What Users Request Most in a Contact Center Headset
Illustration by Nick Barrett

Sennheiser has been in the business of creating high-performance audio for more than 70 years, and is one of the world’s leading manufacturers of headphones, microphones, audioconferencing solutions, and wireless transmission systems. The company has created a line of premium headsets and audioconferencing systems that utilize technologies originally researched and developed for devices such as hearing aids and professional recording equipment. These high-quality solutions for the office have been “value-engineered,” or competitively priced for a range of markets, making them an attractive offering for unified communications, contact centers and open-office environments.

To be an appropriate fit for these environments, audio solutions must meet a variety of criteria that justifies their purchase. So, what are the most sought-after and valued characteristics of these headsets and audioconferencing devices?

Sennheiser recently commissioned a survey via Spiceworks, asking 150 IT decision-makers about their purchasing habits regarding audio equipment. The survey was designed to identify the factors that motivate IT managers and purchasing agents to select a headset. The results align with many of the features and qualities that Sennheiser embodies in its product line.

The top consideration among respondents? Reliability. Almost three-quarters (72%) of the respondents named this as the top criteria for deciding upon a headset brand. Additional considerations were given to audio equipment that provides a superior value (52%) and ROI, in addition to robust service and support options (39%). They identified headset lifespan (47%), sound quality (42%), and cost (36%) as the most important factors in determining whether a headset purchase will increase ROI for their organization.

Here’s a breakdown of the characteristics that respondents said most motivated their headset purchases:


If a headset feels uncomfortable, the odds increase that employees will be reluctant to wear them long-term. Such refusal to wear the device for sustained periods engenders unnecessary downtime and often leads to low job satisfaction and employee “churn,” which impacts productivity.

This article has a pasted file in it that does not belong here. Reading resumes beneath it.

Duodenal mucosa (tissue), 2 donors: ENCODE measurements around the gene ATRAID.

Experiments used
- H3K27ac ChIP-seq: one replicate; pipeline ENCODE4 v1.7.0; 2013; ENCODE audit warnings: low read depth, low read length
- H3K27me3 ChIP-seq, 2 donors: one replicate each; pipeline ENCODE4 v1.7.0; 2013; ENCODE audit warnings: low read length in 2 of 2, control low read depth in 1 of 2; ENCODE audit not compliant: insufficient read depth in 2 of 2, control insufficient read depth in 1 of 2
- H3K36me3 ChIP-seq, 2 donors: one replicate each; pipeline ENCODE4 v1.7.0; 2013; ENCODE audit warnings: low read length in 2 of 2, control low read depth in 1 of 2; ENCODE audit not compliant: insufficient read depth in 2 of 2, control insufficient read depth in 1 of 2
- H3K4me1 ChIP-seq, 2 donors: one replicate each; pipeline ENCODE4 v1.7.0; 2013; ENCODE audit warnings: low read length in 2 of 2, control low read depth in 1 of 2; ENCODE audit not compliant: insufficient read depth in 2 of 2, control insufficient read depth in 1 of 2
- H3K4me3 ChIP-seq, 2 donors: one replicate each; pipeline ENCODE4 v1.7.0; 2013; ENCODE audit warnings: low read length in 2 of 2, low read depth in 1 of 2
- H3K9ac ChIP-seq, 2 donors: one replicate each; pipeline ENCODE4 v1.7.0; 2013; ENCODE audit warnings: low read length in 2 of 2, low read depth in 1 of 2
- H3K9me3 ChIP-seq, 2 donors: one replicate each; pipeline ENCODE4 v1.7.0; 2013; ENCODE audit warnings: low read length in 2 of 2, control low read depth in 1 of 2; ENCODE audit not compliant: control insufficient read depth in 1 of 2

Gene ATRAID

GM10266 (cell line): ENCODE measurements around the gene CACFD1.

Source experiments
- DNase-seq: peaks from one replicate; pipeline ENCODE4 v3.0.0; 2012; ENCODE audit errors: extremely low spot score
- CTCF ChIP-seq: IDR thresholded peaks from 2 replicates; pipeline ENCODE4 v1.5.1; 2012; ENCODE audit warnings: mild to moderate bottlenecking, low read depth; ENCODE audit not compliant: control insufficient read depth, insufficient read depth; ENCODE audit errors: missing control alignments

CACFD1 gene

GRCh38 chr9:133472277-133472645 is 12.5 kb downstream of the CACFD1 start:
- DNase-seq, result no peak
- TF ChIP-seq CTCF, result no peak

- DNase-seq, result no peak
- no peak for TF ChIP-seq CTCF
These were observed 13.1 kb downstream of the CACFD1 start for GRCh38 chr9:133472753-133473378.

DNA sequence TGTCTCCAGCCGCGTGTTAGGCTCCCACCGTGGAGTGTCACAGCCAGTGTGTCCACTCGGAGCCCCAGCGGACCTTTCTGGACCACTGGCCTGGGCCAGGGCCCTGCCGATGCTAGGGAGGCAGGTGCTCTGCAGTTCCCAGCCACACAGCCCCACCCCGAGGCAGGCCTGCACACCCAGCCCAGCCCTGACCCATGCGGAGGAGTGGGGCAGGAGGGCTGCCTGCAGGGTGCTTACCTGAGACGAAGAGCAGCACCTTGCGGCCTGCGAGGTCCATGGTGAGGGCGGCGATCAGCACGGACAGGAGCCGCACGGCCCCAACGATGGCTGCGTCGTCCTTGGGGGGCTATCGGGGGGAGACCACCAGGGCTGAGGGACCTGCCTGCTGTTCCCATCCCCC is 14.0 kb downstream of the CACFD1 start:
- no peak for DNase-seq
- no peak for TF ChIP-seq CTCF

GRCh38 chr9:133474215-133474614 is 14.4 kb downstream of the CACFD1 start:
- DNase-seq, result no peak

Audio technology shouldn’t be relegated to a “throw-away” peripheral. Office equipment should be built to last. If agents are expected to do their jobs to the best of their abilities, those agents require a device they can count on. In addition to durability, business owners also defined reliability in terms of consistent, superior voice clarity during calls.

Service and Support

IT decision makers are keenly aware of the critical nature of managing and supporting an office full of headsets. Easy management and serviceability are key considerations. Respondents tended to prefer headsets that are enabled for automatic firmware updates and that offer solid warranties. Therefore, software upgrades are automated, and units can be quickly replaced if technical problems arise, reducing both downtime for the employees and labor on behalf of the IT team.


IT managers confirmed that “low-shelf” audio solutions don’t present the quality and variety of tools that allow users to perform to capacity. If agents are not supplied with efficient tools, they often stop using their equipment—which denigrates the business owner’s investment in a sophisticated unified communications system.


Purchasers trust an established brand with an entrenched industry track record for superior quality and durability. They seek out manufacturers that are known for innovation, dependability and ease-of-use.

When choosing a headset for a unified communications or other telephony environment, these factors will provide a guide to help users equip a reliable, proficient modern office, leveraging premium audio as a tool to increase productivity, expand mobility and establish ROI.

Dawn Birr

Dawn Birr is Channel Manager, Americas, for Sennheiser’s Enterprise Solutions business. She has been with Sennheiser for 17 years and has worked in live sound, audio recording and integrated systems during that time. She is an advisory board member for The Women’s International Music Network and is a member of Soundgirls.org.